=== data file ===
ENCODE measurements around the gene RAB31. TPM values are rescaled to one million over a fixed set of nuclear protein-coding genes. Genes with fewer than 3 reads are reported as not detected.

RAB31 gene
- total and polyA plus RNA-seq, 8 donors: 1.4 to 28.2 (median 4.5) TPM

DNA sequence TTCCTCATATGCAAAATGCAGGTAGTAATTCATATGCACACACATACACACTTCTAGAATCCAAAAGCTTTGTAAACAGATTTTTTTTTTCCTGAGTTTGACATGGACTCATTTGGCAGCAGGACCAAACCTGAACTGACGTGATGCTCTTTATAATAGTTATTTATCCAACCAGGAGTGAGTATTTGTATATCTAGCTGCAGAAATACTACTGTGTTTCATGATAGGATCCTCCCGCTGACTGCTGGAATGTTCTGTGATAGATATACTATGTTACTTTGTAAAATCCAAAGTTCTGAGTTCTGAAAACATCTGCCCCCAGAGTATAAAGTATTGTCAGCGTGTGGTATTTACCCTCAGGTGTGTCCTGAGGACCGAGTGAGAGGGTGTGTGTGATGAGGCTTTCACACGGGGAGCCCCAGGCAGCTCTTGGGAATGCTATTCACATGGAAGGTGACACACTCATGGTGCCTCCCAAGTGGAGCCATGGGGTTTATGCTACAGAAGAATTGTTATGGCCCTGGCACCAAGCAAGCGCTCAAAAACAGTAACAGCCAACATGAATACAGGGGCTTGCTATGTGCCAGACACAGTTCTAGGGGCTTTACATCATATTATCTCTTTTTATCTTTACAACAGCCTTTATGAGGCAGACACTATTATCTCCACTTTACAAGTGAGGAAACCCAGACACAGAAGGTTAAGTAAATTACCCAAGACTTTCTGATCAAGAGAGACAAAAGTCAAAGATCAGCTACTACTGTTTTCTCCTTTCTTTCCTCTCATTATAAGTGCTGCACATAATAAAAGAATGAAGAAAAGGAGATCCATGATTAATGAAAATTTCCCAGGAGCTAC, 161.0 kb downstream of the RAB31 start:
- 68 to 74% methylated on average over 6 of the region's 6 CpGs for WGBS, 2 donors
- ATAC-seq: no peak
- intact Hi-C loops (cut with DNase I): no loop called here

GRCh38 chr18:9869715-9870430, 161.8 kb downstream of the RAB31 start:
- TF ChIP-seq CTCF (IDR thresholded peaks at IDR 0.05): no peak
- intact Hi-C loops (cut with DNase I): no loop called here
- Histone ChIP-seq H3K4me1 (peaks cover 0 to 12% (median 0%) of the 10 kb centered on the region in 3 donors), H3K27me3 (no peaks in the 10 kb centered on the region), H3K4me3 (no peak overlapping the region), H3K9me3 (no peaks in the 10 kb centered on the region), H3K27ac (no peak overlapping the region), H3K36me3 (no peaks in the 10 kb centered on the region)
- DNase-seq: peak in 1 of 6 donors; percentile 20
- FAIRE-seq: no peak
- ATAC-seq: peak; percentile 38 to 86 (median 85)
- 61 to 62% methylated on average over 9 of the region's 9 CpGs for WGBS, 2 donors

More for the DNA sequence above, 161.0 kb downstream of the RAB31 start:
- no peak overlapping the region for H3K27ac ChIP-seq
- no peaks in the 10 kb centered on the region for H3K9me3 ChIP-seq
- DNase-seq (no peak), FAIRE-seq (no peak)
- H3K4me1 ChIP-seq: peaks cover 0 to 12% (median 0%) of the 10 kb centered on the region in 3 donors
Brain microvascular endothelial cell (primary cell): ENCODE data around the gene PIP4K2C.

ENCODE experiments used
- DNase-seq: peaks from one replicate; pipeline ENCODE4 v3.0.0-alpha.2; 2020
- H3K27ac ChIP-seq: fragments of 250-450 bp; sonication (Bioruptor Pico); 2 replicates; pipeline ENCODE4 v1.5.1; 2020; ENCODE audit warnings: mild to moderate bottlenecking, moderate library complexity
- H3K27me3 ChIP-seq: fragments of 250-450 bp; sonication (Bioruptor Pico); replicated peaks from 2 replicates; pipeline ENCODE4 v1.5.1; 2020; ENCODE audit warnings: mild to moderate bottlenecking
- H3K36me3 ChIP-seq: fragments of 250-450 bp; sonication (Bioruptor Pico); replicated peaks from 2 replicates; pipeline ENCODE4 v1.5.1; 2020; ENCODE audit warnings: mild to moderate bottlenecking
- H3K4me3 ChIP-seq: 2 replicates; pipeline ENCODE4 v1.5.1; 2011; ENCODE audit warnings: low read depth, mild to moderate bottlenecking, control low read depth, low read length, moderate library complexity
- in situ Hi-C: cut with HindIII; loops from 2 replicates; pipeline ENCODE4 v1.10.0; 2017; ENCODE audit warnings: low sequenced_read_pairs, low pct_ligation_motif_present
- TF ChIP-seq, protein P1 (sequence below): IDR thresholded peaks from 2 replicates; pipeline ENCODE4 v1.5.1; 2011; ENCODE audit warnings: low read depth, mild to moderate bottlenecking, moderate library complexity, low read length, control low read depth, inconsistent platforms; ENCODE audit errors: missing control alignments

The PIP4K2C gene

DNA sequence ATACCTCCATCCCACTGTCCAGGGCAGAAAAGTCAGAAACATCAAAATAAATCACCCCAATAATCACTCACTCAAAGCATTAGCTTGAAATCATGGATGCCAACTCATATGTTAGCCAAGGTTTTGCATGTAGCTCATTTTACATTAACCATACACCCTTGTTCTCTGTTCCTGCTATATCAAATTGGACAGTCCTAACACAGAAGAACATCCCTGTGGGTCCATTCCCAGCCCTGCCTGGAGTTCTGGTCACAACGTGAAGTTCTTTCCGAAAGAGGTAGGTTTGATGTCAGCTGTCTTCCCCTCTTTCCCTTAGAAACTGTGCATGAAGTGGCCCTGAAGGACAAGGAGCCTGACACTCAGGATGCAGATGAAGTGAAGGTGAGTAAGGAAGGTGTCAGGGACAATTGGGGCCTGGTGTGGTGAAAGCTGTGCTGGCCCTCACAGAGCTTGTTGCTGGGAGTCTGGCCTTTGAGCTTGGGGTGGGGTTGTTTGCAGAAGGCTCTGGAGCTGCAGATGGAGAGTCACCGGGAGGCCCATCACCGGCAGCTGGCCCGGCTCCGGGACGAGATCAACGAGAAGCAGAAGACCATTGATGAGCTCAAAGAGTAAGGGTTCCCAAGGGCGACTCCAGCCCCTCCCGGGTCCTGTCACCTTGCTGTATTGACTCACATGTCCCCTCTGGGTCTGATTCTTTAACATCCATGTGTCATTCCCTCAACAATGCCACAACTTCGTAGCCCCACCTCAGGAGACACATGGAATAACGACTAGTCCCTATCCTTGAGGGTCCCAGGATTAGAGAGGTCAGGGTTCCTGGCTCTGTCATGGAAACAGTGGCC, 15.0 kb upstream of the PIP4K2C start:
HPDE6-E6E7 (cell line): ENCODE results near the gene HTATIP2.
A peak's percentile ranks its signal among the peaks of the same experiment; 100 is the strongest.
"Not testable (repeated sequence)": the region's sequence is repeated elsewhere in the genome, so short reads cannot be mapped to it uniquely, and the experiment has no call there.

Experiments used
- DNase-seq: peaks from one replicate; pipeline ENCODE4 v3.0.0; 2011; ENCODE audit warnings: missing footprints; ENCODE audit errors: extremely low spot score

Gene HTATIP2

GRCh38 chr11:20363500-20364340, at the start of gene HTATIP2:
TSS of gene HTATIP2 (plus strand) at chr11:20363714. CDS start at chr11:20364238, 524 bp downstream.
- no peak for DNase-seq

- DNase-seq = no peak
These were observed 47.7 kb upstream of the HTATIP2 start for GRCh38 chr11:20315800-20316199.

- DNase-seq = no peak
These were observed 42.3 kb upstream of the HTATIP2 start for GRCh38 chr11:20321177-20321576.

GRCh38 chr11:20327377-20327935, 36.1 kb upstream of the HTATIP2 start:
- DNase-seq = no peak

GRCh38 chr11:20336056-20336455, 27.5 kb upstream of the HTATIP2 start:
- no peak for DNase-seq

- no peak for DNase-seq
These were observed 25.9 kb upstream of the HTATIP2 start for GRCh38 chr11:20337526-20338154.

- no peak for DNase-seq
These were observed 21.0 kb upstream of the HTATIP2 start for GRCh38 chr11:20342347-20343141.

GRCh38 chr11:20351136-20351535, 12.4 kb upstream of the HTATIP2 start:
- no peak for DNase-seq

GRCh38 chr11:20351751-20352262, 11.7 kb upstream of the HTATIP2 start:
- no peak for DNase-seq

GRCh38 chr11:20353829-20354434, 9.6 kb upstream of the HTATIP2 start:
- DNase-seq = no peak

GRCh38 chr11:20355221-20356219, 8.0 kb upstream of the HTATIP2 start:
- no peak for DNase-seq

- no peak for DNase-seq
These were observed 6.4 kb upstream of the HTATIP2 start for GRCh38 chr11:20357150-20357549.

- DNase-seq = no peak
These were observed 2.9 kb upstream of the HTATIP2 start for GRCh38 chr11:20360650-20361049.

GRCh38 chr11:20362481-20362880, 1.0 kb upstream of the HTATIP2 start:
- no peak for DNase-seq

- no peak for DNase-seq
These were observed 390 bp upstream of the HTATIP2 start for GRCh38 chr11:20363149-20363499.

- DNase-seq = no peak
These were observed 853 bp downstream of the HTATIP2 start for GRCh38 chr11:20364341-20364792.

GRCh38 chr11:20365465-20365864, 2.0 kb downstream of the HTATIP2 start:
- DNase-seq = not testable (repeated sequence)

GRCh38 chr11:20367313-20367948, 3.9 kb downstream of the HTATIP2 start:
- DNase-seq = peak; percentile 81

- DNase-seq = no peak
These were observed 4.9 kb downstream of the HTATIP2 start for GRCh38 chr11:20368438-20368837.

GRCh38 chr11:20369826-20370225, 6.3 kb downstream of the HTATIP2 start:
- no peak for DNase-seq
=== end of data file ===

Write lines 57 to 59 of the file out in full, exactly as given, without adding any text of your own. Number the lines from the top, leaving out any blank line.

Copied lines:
GRCh38 chr11:20353829-20354434, 9.6 kb upstream of the HTATIP2 start:
- DNase-seq = no peak

GRCh38 chr11:20355221-20356219, 8.0 kb upstream of the HTATIP2 start: